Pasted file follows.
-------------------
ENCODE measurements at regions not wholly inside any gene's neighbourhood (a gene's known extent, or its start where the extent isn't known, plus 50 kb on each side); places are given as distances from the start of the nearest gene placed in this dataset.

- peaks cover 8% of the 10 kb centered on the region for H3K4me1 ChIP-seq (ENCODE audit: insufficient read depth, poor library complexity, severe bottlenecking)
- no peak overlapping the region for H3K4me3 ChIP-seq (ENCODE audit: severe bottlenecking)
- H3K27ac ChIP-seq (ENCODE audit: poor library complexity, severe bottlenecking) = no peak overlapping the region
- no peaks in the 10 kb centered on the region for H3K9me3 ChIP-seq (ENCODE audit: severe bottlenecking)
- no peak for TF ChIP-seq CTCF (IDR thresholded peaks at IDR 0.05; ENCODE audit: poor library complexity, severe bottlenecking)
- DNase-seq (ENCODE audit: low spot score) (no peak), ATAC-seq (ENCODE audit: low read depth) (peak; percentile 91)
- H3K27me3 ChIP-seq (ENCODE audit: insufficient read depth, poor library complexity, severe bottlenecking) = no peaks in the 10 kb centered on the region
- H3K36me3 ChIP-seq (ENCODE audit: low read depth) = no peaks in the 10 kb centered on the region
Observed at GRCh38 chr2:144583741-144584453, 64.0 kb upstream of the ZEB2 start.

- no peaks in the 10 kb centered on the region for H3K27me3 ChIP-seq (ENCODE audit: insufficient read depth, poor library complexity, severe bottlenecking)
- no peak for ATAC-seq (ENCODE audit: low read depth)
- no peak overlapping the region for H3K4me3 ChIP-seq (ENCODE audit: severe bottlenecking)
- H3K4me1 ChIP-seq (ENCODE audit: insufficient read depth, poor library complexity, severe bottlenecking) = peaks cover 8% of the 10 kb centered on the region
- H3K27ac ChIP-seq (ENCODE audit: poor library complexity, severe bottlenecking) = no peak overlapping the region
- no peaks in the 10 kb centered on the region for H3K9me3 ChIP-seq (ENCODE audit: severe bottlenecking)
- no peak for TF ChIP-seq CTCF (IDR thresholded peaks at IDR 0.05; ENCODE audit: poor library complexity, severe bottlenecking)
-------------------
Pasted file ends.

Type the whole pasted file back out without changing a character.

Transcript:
ENCODE measurements at regions not wholly inside any gene's neighbourhood (a gene's known extent, or its start where the extent isn't known, plus 50 kb on each side); places are given as distances from the start of the nearest gene placed in this dataset.

- peaks cover 8% of the 10 kb centered on the region for H3K4me1 ChIP-seq (ENCODE audit: insufficient read depth, poor library complexity, severe bottlenecking)
- no peak overlapping the region for H3K4me3 ChIP-seq (ENCODE audit: severe bottlenecking)
- H3K27ac ChIP-seq (ENCODE audit: poor library complexity, severe bottlenecking) = no peak overlapping the region
- no peaks in the 10 kb centered on the region for H3K9me3 ChIP-seq (ENCODE audit: severe bottlenecking)
- no peak for TF ChIP-seq CTCF (IDR thresholded peaks at IDR 0.05; ENCODE audit: poor library complexity, severe bottlenecking)
- DNase-seq (ENCODE audit: low spot score) (no peak), ATAC-seq (ENCODE audit: low read depth) (peak; percentile 91)
- H3K27me3 ChIP-seq (ENCODE audit: insufficient read depth, poor library complexity, severe bottlenecking) = no peaks in the 10 kb centered on the region
- H3K36me3 ChIP-seq (ENCODE audit: low read depth) = no peaks in the 10 kb centered on the region
Observed at GRCh38 chr2:144583741-144584453, 64.0 kb upstream of the ZEB2 start.

- no peaks in the 10 kb centered on the region for H3K27me3 ChIP-seq (ENCODE audit: insufficient read depth, poor library complexity, severe bottlenecking)
- no peak for ATAC-seq (ENCODE audit: low read depth)
- no peak overlapping the region for H3K4me3 ChIP-seq (ENCODE audit: severe bottlenecking)
- H3K4me1 ChIP-seq (ENCODE audit: insufficient read depth, poor library complexity, severe bottlenecking) = peaks cover 8% of the 10 kb centered on the region
- H3K27ac ChIP-seq (ENCODE audit: poor library complexity, severe bottlenecking) = no peak overlapping the region
- no peaks in the 10 kb centered on the region for H3K9me3 ChIP-seq (ENCODE audit: severe bottlenecking)
- no peak for TF ChIP-seq CTCF (IDR thresholded peaks at IDR 0.05; ENCODE audit: poor library complexity, severe bottlenecking)